Planning for your next crisis

Featured article in Risk Management

Sean Murphy - Litigation Psychology

In a crisis, there are four questions that need to be addressed:
1)  How did this happen?
2)  Who is to blame?
3)  Is it going to happen again? and
4)  What are you doing to prevent this in the future?

If a leader errs in how they respond to the first question, they risk setting the stage for the crisis to spread. Be careful to avoid these missteps:

·  Relying solely on a legal response.  Pursuing some legal action could help set the right tone from the beginning but be careful not to stonewall. It’s better to align legal and communication strategies.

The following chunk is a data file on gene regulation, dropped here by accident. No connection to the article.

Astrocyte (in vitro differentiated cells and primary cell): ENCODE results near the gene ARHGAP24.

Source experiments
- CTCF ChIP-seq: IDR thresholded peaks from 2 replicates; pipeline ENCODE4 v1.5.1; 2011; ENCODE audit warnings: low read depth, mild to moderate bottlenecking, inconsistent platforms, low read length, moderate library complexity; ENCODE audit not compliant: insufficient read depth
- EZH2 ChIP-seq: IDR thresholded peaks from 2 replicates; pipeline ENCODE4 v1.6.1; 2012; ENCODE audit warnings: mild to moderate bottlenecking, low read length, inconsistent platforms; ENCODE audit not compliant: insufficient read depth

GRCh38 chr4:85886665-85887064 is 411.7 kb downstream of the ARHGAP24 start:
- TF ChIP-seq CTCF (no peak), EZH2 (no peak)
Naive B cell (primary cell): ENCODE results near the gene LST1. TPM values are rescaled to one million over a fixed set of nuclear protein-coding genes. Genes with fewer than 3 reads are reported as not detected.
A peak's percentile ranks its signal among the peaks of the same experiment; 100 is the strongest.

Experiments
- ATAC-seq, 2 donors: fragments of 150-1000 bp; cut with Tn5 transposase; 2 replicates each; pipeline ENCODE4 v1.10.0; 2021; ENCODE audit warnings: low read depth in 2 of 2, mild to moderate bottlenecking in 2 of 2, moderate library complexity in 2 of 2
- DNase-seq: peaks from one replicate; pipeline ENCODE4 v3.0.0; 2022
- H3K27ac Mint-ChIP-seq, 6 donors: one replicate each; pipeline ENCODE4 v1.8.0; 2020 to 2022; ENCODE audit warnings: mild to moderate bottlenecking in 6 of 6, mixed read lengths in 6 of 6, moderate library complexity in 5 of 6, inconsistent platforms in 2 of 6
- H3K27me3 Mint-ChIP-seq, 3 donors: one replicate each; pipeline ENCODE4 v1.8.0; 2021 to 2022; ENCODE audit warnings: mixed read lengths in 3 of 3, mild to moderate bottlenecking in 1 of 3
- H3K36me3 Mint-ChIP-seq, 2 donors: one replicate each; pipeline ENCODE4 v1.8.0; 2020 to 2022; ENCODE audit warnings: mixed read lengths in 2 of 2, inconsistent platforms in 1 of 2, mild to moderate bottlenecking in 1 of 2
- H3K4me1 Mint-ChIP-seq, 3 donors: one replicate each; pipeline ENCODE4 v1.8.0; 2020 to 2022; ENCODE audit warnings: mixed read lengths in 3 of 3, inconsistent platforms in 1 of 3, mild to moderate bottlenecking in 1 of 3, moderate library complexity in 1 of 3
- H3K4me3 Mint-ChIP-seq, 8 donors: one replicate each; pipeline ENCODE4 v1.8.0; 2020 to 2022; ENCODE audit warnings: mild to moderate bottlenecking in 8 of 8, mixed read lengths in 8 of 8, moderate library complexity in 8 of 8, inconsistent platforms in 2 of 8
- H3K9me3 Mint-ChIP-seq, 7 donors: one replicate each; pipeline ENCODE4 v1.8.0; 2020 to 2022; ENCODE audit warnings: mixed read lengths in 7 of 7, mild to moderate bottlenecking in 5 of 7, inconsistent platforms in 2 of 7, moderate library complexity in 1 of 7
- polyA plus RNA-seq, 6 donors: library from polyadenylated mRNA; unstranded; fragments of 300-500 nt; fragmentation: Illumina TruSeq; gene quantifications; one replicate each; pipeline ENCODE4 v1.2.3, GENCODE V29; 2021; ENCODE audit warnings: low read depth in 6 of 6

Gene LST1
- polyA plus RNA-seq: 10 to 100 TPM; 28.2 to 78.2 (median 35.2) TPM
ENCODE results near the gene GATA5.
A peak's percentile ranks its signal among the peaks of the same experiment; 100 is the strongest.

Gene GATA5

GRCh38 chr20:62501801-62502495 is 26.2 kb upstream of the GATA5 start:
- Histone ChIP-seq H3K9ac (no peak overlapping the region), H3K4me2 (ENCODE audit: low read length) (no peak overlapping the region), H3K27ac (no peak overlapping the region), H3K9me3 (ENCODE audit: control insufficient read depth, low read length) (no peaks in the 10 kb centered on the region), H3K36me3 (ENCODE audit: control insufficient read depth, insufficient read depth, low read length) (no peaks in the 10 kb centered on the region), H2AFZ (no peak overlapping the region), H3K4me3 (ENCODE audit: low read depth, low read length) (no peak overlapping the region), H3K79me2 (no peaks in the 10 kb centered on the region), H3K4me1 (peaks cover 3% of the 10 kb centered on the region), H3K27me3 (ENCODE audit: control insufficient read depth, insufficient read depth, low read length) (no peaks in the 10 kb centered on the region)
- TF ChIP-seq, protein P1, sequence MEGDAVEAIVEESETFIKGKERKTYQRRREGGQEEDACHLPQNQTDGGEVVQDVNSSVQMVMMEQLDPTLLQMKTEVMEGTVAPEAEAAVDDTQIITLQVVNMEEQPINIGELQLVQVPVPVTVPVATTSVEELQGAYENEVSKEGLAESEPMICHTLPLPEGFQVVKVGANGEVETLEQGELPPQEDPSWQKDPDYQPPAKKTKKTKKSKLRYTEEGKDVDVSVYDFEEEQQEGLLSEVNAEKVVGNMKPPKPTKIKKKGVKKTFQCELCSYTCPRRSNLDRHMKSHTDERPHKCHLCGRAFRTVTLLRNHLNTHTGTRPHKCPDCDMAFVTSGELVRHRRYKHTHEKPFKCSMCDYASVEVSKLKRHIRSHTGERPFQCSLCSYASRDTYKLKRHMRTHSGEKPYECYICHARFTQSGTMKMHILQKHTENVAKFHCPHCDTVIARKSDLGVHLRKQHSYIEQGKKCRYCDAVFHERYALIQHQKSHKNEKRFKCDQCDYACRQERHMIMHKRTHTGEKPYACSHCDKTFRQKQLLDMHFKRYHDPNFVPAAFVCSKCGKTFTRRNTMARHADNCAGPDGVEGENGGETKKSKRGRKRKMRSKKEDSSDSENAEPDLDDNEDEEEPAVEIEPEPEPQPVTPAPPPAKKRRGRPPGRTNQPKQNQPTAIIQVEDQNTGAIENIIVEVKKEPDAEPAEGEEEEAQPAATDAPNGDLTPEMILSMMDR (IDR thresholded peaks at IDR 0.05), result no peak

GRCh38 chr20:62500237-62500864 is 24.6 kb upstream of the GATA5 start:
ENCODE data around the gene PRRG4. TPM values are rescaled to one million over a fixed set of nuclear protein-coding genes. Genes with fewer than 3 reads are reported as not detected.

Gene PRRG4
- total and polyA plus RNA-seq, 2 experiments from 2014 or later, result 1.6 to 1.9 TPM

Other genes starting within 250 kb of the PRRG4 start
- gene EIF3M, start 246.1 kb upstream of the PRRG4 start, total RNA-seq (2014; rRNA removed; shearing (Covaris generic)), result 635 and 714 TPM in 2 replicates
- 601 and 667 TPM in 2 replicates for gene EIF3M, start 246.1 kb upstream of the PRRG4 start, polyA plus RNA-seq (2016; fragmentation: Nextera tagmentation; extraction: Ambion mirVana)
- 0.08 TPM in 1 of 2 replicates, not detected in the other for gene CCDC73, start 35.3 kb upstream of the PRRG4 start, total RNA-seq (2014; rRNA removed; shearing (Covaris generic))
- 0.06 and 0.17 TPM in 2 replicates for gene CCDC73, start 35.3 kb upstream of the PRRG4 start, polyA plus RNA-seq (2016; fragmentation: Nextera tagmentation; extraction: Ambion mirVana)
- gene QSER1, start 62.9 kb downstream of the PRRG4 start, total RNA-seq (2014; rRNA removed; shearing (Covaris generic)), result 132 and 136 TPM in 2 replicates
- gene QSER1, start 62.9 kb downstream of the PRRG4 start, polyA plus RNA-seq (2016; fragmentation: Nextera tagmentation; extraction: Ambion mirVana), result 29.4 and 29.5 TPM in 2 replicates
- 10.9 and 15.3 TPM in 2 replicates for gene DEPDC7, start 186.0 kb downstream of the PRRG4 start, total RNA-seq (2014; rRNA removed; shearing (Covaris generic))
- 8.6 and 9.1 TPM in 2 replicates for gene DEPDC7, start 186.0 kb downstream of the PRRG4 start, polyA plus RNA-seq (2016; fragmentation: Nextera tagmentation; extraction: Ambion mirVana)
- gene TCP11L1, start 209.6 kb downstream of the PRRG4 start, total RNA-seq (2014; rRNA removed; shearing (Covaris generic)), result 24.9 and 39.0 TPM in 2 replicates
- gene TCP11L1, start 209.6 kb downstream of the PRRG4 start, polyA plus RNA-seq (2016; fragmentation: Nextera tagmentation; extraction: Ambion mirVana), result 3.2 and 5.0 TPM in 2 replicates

·  Shifting blame.  This approach often creates more questions or erodes whatever credibility is left after a crisis begins. It’s important to acknowledge your responsibilities and the actions you’ll be taking to resolve the crisis.

·  Accepting blame vs.taking responsibility.  A well-intentioned leader may offer such a broad apology that the public thinks the company is at fault, even if the facts are not yet clear. A company’s first steps should include immediately addressing the impacts of the crisis while sorting out what went wrong.

Read our article in Risk Management to learn about how companies can properly plan for a crisis and avoid these common missteps.